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The thought of voluntarily adding a penalty clause to your construction contract may seem like heresy, but it can actually make good business sense. In legalese, it is called a "liquidated damages" clause and allows the homeowner to deduct a preset amount from the final payment for each day the work extends beyond the completion date. The dollar amount of the damages approximates the value of out-of-pocket expenses incurred by the client because of the delay. While most contractors will wince at the thought of having to pay a predetermined amount of money if a job runs over schedule, without such a clause a bad situation can quickly take a turn for the worse. For example, let's say that you're a week late finishing a kitchen. The clients could reasonably argue that they incurred additional expenses by having to eat seven restaurant dinners. They could, in fact, dine at a very expensive restaurant each of those nights, invite friends and family along, too, and submit a claim for $500 per day against the final payment. Such a claim might not hold up in court, but it could take many expensive legal hours to get them to back down. A liquidated damages clause in your contract, on the other hand, would cap the amount you would have to pay out at much less -- say, $100 per day.

Service Guarantee

A liquidated damages clause is even more valuable when I present it as a service guarantee and employ it as a sales tool. This service guarantee is more than a mere promise that I will complete the job on time, because it carries a penalty if I break my word. After all, it's easy to say I'll be done by the end of the month, but if nothing happens should I miss that date, what good is the promise? This lack of consequences helps fuel the general hilarity with which the public responds to construction schedules. Imagine, though, the power of making a voluntary promise regarding your performance on a job, and backing it up with real consequences. Imagine telling a client: "I acknowledge that time is a valuable commodity to us all, and I want you to know that we will be done by July 31 or we will be deducting $100 a day from our final bill." You'll have the client's full attention, and you'll have a competitive advantage over contractors with more elusive completion dates. Does this strategy really work? Some industries that have used service guarantees to good effect were profiled by Christopher Hart in a July 1988 Harvard Business Review article. In the most outstanding example, if you are a customer of BBBK, a pest exterminator in Miami, Fla., you don't pay for anything until all the pests are gone. On top of that, if you are ever dissatisfied with the company's service, BBBK refunds your money and pays a competitor of your choice to take over the job for the next year. That's not all: If your facility is closed down by the Board of Health because BBBK was unable to eradicate the pests, the company pays all fines, all lost profits, and an extra $5,000 on top. What does BBBK get in return? They get to charge up to ten times more than any other exterminator in the area, and they still get the biggest share of their market. In 1986, the company paid out $120,000 in self-imposed "fines" on sales of $33 million. For small remodelers doing a volume of $500,000, that works out to around $1,800 -- possibly the most effective advertising and marketing money you'll ever spend.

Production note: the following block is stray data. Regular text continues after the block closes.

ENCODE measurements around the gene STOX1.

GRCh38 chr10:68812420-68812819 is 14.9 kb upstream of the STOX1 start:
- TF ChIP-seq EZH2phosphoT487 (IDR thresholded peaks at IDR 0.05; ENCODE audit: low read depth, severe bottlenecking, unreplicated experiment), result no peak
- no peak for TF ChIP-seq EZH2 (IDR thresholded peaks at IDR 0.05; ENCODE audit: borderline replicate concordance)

Designing the Agreement

Before you put a completion date on the table, you need to pay attention to how well your schedules run now, and what can be done to improve your timeliness before you can turn it into a competitive advantage.

Know your track record.